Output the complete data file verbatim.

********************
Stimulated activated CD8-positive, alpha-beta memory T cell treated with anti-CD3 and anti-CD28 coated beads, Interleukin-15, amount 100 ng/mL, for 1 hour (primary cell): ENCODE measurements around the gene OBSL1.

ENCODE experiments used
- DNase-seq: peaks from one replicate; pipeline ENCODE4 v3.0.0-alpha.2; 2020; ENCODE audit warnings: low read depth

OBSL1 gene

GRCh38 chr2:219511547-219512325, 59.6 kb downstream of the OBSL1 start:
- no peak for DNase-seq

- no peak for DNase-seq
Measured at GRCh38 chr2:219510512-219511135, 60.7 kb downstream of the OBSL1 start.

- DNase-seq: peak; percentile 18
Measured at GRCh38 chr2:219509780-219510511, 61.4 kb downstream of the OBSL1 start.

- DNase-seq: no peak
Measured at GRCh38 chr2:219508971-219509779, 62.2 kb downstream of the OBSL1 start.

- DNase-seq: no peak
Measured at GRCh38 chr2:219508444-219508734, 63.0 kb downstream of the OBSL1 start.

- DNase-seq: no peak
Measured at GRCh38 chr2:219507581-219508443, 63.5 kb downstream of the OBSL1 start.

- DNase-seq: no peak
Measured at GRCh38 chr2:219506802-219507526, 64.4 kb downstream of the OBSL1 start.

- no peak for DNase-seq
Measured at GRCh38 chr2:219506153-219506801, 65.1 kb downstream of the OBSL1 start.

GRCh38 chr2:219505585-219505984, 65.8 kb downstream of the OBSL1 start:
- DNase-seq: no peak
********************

Stimulated activated CD8-positive, alpha-beta memory T cell treated with anti-CD3 and anti-CD28 coated beads, Interleukin-15, amount 100 ng/mL, for 1 hour (primary cell): ENCODE measurements around the gene OBSL1.

ENCODE experiments used
- DNase-seq: peaks from one replicate; pipeline ENCODE4 v3.0.0-alpha.2; 2020; ENCODE audit warnings: low read depth

OBSL1 gene

GRCh38 chr2:219511547-219512325, 59.6 kb downstream of the OBSL1 start:
- no peak for DNase-seq

- no peak for DNase-seq
Measured at GRCh38 chr2:219510512-219511135, 60.7 kb downstream of the OBSL1 start.

- DNase-seq: peak; percentile 18
Measured at GRCh38 chr2:219509780-219510511, 61.4 kb downstream of the OBSL1 start.

- DNase-seq: no peak
Measured at GRCh38 chr2:219508971-219509779, 62.2 kb downstream of the OBSL1 start.

- DNase-seq: no peak
Measured at GRCh38 chr2:219508444-219508734, 63.0 kb downstream of the OBSL1 start.

- DNase-seq: no peak
Measured at GRCh38 chr2:219507581-219508443, 63.5 kb downstream of the OBSL1 start.

- DNase-seq: no peak
Measured at GRCh38 chr2:219506802-219507526, 64.4 kb downstream of the OBSL1 start.

- no peak for DNase-seq
Measured at GRCh38 chr2:219506153-219506801, 65.1 kb downstream of the OBSL1 start.

GRCh38 chr2:219505585-219505984, 65.8 kb downstream of the OBSL1 start:
- DNase-seq: no peak